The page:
We built sort of the extreme version of the concept first knowing that we probably wouldn’t be able to do it quite that way everywhere. But we wanted to see how far we could push the envelope and how much interaction we get with an aesthetician and those kinds of things so that we could learn from it. Sometimes it’s easier to dial back than to scale up. But it’s created this really agile space for us to learn so we can continue to lead in skin.
Speaking of different concepts, how is BeautyIRL, a partnership with GlamSquad featuring redesigned beauty departments and mini beauty services, performing?
Beauty IRL has been another great source of education for us about what works and what doesn’t on our shelves. We continue to see really positive customer response to it. All of the metrics we are measuring those stores on continue to outperform, which has been great. We’re bringing in younger customers more frequently with bigger baskets.
It’s also been a great learning ground, particularly with smaller brands as it allows us to handhold and learn slowly what works and what doesn’t for both us and the brand. We’re at 165 doors with the concept now. We can see pretty quickly if a customer has interest in something and then go from those 165 doors to the full chain.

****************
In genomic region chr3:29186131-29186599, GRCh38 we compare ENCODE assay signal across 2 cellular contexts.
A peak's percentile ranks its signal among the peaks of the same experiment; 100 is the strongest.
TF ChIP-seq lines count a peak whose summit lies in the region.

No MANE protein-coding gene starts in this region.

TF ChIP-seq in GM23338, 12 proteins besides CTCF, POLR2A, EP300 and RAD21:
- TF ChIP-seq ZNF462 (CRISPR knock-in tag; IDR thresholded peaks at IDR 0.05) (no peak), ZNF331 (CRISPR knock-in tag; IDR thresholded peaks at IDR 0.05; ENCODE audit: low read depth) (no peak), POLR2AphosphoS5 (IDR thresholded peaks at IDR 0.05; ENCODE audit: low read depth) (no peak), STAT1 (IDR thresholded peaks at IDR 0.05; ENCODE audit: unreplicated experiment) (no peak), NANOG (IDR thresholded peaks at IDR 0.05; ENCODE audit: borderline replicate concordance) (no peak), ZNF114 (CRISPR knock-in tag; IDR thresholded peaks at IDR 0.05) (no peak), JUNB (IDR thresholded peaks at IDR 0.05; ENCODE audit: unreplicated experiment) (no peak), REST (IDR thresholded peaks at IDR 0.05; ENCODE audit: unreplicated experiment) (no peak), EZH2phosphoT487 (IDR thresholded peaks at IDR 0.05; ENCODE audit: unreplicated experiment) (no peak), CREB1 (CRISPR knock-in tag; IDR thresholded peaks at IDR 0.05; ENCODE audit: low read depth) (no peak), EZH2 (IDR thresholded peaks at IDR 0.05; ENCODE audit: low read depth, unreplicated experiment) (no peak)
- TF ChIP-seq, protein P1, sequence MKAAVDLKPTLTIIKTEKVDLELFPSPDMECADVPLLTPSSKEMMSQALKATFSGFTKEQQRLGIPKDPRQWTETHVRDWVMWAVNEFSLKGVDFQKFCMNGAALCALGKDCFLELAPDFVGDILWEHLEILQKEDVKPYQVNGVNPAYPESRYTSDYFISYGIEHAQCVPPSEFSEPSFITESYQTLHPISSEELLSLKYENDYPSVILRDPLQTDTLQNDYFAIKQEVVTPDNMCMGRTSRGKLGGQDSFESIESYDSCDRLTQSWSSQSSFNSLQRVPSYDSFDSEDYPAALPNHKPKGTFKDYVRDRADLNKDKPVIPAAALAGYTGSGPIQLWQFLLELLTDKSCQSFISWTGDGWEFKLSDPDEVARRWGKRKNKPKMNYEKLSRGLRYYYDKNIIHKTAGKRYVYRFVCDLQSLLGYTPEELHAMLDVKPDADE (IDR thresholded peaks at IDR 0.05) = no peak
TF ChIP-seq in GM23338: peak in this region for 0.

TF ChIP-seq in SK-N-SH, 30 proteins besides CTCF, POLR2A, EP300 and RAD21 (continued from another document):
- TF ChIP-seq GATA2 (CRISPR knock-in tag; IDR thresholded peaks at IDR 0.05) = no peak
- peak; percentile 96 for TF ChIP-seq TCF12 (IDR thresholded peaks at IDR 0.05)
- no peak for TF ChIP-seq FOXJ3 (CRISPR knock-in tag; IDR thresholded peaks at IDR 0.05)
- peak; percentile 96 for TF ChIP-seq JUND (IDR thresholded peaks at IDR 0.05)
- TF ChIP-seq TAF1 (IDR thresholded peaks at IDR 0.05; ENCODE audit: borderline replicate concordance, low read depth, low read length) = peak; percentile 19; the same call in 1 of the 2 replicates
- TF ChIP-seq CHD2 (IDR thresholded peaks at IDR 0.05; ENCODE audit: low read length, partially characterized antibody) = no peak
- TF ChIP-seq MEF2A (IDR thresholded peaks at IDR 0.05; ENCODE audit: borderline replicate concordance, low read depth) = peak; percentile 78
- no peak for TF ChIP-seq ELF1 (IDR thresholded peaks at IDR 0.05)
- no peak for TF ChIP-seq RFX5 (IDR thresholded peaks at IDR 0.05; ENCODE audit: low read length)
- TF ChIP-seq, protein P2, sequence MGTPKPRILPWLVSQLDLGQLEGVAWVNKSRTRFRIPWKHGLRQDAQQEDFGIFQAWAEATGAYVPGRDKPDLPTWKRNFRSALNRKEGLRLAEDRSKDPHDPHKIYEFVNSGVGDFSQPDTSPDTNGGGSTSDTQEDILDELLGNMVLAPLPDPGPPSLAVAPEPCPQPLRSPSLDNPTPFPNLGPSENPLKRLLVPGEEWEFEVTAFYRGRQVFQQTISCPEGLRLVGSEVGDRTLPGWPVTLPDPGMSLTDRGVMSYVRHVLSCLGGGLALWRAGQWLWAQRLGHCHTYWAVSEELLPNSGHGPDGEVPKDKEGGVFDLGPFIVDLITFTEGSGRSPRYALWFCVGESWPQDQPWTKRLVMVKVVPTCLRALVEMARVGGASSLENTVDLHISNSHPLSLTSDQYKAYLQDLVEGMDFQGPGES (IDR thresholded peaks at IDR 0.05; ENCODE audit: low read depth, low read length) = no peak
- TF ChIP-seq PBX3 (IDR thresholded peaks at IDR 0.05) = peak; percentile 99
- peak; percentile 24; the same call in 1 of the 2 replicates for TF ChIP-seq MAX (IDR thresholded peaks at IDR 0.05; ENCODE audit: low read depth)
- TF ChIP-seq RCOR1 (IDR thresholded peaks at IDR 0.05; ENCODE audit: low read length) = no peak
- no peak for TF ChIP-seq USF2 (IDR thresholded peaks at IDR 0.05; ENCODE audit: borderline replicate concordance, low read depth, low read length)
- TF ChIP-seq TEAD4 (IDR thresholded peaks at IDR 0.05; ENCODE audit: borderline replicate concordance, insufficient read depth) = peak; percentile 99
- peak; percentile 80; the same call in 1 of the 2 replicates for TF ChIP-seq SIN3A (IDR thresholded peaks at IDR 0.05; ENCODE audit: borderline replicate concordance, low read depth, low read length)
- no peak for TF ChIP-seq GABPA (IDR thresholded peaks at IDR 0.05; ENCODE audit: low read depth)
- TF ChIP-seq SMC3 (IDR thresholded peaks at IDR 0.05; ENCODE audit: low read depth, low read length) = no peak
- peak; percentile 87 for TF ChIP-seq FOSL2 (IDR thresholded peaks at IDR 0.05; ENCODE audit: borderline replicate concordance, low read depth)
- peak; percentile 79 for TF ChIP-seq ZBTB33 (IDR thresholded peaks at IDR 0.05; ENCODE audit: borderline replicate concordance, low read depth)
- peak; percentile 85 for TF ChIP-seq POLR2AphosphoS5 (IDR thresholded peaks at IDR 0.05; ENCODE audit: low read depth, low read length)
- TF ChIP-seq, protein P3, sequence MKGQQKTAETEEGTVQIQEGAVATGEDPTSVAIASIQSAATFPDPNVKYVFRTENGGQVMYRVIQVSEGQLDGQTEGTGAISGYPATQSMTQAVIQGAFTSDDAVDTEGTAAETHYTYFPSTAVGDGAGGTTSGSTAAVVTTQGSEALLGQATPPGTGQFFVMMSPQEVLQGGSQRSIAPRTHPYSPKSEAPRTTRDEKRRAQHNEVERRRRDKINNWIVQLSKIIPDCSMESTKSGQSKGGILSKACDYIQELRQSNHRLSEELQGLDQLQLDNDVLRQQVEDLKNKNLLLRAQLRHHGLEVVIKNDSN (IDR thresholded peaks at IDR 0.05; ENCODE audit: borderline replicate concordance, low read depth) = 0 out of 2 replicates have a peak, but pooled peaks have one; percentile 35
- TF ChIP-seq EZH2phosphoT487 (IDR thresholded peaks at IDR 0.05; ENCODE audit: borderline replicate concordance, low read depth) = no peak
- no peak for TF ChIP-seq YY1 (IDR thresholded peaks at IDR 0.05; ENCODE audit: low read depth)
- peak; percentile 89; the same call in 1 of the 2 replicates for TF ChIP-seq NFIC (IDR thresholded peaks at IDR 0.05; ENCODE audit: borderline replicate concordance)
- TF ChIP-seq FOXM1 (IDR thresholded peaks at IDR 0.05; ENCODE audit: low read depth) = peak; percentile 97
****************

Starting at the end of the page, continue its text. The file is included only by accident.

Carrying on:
Will you be expanding BeautyIRL further this year?
I don’t think we’re adding any this year. We’re still pinpointing the stores that can physically take the footprint and that have enough beauty demand. We’re doing some work to learn from them and figure out some other format changes. So, we’ll focus on using the ones we have as our sort of sandbox for the time being.
Where do you see the future of premium beauty going in the drugstore channel?
If we just think about what’s on our bathroom counters, I don’t think most people think about what they choose for their needs as, “Oh, this is mass,” or, “Oh, this is prestige.” They think about the places where they’re willing to splurge, the places where they want to save and the products that worked best for them.
That very personal experience of “what works for me” isn’t always a function of how much I pay for something or where I buy it. It’s a function of what’s important to me and what works with my chemistry. Putting the customer at the center of that, we will always look at partnering with brands who have clinical claims and can substantiate that they provide customers with great results in a way that provides value.
Prestige, mass, etc., is sort of secondary to us compared to what do our customers want. We’ve seen wild success with masstige brands like Vichy and La Roche Posay, for instance. We were one of the earlier distribution points for those brands. We see customers cocktail different products all day long and that will likely continue.